Emanuel to unions: Accept reforms or face layoffs

June 29, 2011 (CHICAGO)

Emanuel toured a South Side Walgreens store to announce that the chain will add 600 jobs in Chicago. Later, during his news conference, Emanuel said more than 600 public sector jobs are at risk if city employee unions do not agree to reforms in their work rules.

"If we do this, I don't have to layoff 625 people," said Emanuel.

Emanuel says the city faces a $30 million shortfall in this year's budget because former Mayor Richard M. Daley incorrectly assumed that his successor would re-negotiate continued furlough days for city workers. The current furlough agreement expires Thursday at midnight and Emanuel has told the unions he would rather save money with work-rule reforms.

"It is not necessary to do the layoffs if you agree to these reforms. If you don't, that wil be the choice left to me on behalf of the taxpayers," said Emanuel.

The mayor would not say what work rules he wanted changed. That, he says, will be the subject of negotiations.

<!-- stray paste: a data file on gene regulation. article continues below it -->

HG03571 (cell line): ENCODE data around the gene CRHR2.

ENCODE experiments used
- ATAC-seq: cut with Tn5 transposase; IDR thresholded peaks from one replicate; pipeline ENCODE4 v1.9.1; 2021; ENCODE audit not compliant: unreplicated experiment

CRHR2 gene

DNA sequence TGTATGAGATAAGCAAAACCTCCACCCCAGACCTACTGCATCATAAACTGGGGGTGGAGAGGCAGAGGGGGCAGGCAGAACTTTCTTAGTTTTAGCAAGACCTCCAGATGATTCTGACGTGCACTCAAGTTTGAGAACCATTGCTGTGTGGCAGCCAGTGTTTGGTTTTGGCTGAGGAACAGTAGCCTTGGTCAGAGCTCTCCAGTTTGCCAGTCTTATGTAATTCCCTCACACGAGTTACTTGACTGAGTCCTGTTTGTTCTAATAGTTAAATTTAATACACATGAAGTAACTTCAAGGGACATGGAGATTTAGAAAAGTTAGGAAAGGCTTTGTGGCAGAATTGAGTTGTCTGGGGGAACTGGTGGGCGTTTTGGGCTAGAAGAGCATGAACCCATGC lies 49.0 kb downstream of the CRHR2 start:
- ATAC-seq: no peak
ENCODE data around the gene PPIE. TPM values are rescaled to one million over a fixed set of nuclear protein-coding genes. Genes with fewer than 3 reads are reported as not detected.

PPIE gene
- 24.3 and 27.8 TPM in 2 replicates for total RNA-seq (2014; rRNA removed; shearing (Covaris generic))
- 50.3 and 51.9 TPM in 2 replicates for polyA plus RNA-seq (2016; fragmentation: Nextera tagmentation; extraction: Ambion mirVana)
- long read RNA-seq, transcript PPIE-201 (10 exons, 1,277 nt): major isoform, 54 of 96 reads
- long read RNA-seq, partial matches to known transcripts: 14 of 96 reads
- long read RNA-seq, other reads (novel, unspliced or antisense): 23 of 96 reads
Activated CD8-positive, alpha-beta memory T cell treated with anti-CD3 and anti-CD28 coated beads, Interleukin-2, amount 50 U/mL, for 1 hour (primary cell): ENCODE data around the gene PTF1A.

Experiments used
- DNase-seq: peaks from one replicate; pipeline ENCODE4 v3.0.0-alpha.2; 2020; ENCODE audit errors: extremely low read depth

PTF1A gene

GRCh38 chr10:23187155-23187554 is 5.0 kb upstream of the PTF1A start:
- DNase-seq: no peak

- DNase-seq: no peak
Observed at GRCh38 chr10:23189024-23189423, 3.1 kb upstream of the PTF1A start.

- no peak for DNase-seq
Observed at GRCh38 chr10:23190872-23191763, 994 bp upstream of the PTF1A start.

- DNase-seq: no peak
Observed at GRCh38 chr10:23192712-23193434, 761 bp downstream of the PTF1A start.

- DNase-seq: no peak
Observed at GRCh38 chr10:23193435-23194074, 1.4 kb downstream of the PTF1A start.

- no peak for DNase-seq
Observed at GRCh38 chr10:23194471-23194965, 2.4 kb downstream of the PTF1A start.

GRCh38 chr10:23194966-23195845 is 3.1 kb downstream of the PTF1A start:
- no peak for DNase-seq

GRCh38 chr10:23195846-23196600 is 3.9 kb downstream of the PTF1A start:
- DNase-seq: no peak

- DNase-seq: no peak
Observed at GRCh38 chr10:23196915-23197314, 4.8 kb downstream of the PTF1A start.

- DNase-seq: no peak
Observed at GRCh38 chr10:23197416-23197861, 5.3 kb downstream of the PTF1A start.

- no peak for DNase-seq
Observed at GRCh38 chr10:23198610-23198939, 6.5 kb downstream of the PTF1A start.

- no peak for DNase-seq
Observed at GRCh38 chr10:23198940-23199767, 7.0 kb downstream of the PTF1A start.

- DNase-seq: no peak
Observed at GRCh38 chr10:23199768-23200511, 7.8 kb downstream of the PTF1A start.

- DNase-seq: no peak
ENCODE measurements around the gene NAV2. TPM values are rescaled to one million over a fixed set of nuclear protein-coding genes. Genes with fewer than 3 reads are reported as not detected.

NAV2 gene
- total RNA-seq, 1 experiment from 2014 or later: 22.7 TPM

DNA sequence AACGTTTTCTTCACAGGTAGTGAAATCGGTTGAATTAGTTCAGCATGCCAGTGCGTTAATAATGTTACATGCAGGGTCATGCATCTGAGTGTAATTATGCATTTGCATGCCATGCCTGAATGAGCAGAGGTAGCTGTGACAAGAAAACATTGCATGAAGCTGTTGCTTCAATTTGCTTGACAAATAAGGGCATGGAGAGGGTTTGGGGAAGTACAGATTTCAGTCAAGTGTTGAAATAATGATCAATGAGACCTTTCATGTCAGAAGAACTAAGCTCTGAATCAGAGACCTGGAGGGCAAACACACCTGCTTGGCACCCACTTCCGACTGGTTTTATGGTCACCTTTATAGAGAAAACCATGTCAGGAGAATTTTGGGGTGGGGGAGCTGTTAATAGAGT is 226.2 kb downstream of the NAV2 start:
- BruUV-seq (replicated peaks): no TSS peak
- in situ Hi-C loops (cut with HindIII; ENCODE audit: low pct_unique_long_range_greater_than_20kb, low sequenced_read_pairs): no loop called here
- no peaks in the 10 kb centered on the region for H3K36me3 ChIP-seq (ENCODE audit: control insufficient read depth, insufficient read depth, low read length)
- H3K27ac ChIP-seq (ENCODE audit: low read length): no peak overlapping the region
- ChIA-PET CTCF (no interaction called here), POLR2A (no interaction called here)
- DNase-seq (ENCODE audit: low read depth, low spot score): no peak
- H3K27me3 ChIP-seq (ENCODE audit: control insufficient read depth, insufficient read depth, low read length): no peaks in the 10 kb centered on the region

The City Council, which approved the last union contracts, has not had an official role in the talks.

"It's horrible. You don't want to see people lose their jobs, but at the same time you have to understand the fiscal side of it," said Alderman Michelle Harris, 8th Ward.

The Chicago Federation of Labor issued a statement Wednesday afternoon disputing Emanuel's claim that negotiations had been under way for weeks. The CFL also promised to suggest other ways the city could save money. "We plan to present this report to the mayor in the coming weeks," the union said.

But Emanuel indicated that if he did not get an agreement as soon as Thursday night he could begin the process of laying off workers as soon as Friday.

"I'm not just going to sit here and wait. I'll make certain decisions," he said.

The mayor cannot send workers home on Friday. The union contract requires 30 days notice before a city worker can be laid off. It is possible that layoff notices could be postmarked as early as Friday. The unions would still have a month or so to save those jobs with an agreement with the mayor's office.

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